Engaging with discovery learning can be a time consuming and misleading trial that reinforces a novice teacher's feeling of incompetence; moreover, the consequences for student learning are too important. As teacher educators, we have a responsibility to push our teachers' professional development within the brief time frame we have to work together to support the professional and emotional well-being of our teachers but also for their future students.

We emphasize that narrative inquiry as professional development is a cultural practice, and as such, teachers need to be consciously aware of and immersed in the intentions, motives, and goals of this practice and the expert others' probably teacher educators' mediation. And while we hope that experienced teachers continue to engage in narrative inquiry with expert others, including in collaboration with colleagues, we acutely recognize the conditions of the teaching profession that may be barriers.

How then do we best support teachers' narrative inquiry as professional development? By creating mediational spaces where teachers are supported by expert others as they engage in narrative activity. By providing systematic and intentional teacher educator mediation. By making explicit the intentions, motives, and goals of mediational spaces and offering mediation directed where individual teachers are at. By assisting teachers as they attempt to trace their own developing expertise in various ways. By recognizing that engagement in narrative inquiry is unbounded by time and place, is a fluid and emerging process, and shaped by expert mediation, the transformative power of narrative activity can help to promote teachers' professional development over time.

As a result, we are often grouped incorrectly with Clandinin and Connelly who describe narrative inquiry as a form of qualitative research that uses various tools that elicit and illustrate the storied lives of teachers and the way teachers use stories to make sense of their experiences.

Barkhuizen, G. Narrative research in applied linguistics. Narrative inquiry in language teaching and learning research. New York, US: Routledge. Clandinin, D. Narrative inquiry: Experience and story in qualitative research. Dewey, J. How we think. Chicago, US: Henry Regnery.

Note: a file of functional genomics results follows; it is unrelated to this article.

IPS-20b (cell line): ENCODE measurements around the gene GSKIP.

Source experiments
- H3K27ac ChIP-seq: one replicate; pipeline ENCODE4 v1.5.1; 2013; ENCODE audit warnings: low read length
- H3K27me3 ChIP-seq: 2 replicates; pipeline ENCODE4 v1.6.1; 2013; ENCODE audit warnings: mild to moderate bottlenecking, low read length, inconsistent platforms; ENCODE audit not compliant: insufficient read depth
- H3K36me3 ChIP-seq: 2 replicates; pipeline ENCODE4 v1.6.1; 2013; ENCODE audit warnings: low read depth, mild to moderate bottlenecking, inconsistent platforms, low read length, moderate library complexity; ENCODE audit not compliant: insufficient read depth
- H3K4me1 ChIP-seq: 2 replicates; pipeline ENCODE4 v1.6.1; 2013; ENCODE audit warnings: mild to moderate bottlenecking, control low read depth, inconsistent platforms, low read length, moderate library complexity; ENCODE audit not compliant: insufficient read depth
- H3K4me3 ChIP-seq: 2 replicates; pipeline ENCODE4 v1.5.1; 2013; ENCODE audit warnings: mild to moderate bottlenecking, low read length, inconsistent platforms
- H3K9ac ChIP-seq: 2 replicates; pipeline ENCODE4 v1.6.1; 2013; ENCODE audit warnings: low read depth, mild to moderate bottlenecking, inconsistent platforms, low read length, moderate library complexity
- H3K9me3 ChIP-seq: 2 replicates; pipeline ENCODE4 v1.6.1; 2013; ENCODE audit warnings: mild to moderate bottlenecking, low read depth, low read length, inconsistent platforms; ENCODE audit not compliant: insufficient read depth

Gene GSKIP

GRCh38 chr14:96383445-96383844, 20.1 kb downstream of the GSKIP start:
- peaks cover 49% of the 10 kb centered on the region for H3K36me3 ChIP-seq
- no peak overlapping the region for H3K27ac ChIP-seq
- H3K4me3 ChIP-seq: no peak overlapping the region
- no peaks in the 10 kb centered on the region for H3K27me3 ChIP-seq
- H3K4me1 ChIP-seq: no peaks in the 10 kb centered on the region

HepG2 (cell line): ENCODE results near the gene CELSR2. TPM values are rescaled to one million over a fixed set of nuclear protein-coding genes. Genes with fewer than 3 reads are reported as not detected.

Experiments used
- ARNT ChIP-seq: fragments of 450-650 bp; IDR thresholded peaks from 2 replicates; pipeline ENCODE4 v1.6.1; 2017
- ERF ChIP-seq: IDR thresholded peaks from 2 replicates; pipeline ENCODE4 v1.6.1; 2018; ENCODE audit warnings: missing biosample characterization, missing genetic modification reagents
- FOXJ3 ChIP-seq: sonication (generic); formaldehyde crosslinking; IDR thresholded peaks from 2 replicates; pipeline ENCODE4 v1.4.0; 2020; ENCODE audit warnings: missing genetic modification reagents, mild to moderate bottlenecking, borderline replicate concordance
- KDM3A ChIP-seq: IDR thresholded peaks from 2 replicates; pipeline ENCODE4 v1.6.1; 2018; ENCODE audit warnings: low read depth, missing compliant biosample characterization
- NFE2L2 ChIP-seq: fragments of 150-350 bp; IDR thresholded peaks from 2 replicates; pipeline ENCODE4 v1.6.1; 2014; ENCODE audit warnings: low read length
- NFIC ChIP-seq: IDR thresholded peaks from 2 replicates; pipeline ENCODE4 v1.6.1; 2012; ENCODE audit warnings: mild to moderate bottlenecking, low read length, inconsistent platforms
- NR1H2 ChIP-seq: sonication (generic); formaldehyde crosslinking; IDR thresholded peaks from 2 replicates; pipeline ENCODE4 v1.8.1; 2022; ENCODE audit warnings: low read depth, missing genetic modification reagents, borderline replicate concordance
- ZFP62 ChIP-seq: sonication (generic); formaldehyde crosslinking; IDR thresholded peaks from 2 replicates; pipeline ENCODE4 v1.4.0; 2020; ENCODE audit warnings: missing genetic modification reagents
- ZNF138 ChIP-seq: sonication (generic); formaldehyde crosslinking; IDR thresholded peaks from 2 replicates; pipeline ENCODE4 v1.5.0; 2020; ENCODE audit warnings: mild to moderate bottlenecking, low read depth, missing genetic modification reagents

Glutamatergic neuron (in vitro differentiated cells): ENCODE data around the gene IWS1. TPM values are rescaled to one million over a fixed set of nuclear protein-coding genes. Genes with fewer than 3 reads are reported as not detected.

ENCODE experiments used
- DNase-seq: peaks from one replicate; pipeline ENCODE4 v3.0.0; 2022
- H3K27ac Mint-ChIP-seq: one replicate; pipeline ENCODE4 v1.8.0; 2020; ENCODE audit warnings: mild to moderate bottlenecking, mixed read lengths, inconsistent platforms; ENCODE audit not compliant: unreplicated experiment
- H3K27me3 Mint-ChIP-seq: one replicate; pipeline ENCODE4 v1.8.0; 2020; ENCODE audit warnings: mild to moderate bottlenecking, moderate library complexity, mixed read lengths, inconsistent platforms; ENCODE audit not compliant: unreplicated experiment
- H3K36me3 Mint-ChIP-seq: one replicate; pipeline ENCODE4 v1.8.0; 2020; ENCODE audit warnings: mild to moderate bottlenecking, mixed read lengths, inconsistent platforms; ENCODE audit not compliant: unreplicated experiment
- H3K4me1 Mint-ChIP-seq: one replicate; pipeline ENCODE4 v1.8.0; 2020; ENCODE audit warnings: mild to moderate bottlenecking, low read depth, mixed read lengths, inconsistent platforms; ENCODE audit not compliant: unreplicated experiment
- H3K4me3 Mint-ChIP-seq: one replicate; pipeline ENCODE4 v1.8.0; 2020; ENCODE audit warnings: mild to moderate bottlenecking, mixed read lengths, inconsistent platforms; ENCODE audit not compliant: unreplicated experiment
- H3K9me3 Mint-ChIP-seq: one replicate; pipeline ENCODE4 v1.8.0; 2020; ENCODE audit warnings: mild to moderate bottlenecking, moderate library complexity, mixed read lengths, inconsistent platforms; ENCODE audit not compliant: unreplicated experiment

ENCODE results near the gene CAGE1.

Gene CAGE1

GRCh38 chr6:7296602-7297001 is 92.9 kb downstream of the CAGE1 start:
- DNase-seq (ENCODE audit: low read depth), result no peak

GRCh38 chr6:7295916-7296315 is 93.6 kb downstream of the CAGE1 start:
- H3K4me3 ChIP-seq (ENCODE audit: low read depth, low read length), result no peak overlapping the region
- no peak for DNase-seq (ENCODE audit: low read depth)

Freeman, D. Doing teacher research: From inquiry to understanding. Johnson, K. The sociocultural turn and its challenges for L2 teacher education.

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Second language teacher education: A sociocultural perspective. Reclaiming the relevance of L2 teacher education. The Modern Language Journal, 99 3 , Narrative inquiry as professional development.

The Travelling Concepts of Narrative

Research on second language teacher education: A sociocultural perspective on professional development. The transformative power of narrative in second language teacher education. Mindful L2 teacher education: A sociocultural perspective on cultivating teachers' professional development. Karpov, Y. Vygotsky for educators. Kong, H. Seeing teacher professional development: A classroom based analysis of questioning patterns Master's thesis.

Mehan, H. The structure of classroom discourse. Handbook of discourse analysis: Vol. Discourse and dialogue pp. Malden, US: Blackwell.

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Vygotsky, L. Mind in society. Cole, V. John-Steiner, S. Souberman Eds. Thought and language A.

Kozulin, Trans. Thinking and speech N.

Minick, Trans. Reiber Ed. Vygotsky: Vol. Problems of the theory and history of Psychology pp.

Wells, G. The meaning makers: Children learning language and using language to learn. Portsmouth, US: Heinemann. Language Teaching Research, 20 2 , Her research interests include narrative inquiry as professional development, teacher learning in second language teacher education, and sociocultural research and perspectives on teacher professional development.